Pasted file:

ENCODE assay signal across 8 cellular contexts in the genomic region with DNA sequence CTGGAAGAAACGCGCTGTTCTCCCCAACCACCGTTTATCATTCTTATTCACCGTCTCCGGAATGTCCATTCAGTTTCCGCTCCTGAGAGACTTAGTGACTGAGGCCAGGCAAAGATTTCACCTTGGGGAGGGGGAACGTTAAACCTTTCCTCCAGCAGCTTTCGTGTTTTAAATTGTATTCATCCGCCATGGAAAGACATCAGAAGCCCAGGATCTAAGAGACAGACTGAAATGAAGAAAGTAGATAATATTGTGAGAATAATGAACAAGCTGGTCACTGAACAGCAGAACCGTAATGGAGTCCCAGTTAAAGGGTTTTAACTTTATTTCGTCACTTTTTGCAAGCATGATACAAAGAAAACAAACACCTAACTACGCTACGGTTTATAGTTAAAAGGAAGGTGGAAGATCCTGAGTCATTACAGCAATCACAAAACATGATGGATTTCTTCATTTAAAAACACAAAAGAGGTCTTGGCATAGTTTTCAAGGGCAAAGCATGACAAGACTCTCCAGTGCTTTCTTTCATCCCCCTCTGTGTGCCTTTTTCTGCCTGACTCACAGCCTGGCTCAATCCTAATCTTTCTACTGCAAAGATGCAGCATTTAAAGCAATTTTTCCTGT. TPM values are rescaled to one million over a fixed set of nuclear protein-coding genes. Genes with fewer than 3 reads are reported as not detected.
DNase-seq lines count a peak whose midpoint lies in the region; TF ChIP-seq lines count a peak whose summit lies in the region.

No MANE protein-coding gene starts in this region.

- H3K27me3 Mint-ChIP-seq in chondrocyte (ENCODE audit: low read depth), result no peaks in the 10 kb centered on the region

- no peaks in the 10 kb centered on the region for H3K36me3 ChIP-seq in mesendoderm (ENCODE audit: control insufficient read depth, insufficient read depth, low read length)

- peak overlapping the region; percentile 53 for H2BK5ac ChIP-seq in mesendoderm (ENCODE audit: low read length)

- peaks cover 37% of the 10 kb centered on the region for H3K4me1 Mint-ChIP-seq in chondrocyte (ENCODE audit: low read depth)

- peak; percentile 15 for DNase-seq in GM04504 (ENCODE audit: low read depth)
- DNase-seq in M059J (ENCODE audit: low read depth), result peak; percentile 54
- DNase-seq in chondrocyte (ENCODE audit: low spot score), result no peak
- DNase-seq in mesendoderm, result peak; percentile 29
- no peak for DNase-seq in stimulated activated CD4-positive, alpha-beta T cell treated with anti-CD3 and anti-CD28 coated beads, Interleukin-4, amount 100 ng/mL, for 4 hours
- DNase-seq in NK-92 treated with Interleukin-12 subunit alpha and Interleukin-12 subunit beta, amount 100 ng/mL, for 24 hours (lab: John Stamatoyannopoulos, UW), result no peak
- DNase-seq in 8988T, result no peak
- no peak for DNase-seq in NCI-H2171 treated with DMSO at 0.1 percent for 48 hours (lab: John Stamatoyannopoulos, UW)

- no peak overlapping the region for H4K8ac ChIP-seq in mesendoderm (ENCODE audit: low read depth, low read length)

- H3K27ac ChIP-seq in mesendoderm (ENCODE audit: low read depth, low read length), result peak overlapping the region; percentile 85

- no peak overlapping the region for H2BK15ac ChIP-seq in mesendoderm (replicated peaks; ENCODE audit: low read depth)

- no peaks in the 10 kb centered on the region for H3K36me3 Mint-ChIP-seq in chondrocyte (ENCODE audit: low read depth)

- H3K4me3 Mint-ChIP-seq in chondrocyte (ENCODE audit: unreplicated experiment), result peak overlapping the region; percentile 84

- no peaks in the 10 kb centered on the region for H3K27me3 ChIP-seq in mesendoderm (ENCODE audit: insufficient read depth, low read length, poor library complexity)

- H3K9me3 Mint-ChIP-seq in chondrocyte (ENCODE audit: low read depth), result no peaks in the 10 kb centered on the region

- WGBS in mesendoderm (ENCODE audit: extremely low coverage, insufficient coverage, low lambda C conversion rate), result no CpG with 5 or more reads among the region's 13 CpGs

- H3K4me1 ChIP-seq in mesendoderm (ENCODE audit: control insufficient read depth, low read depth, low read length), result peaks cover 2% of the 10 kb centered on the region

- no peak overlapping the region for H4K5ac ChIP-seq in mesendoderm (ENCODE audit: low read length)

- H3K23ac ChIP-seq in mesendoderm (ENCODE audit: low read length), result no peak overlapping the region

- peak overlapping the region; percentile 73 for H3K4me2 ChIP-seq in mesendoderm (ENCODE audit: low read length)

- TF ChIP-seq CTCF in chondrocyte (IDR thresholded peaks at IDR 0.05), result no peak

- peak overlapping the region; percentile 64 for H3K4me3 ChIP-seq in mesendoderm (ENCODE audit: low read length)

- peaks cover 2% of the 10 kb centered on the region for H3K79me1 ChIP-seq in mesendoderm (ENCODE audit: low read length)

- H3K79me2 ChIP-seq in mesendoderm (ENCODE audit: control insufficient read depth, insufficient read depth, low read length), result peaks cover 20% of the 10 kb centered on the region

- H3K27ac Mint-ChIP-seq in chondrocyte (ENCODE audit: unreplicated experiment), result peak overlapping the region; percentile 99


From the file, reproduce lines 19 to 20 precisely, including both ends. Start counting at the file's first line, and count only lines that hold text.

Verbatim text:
- no peaks in the 10 kb centered on the region for H3K36me3 Mint-ChIP-seq in chondrocyte (ENCODE audit: low read depth)

- H3K4me3 Mint-ChIP-seq in chondrocyte (ENCODE audit: unreplicated experiment), result peak overlapping the region; percentile 84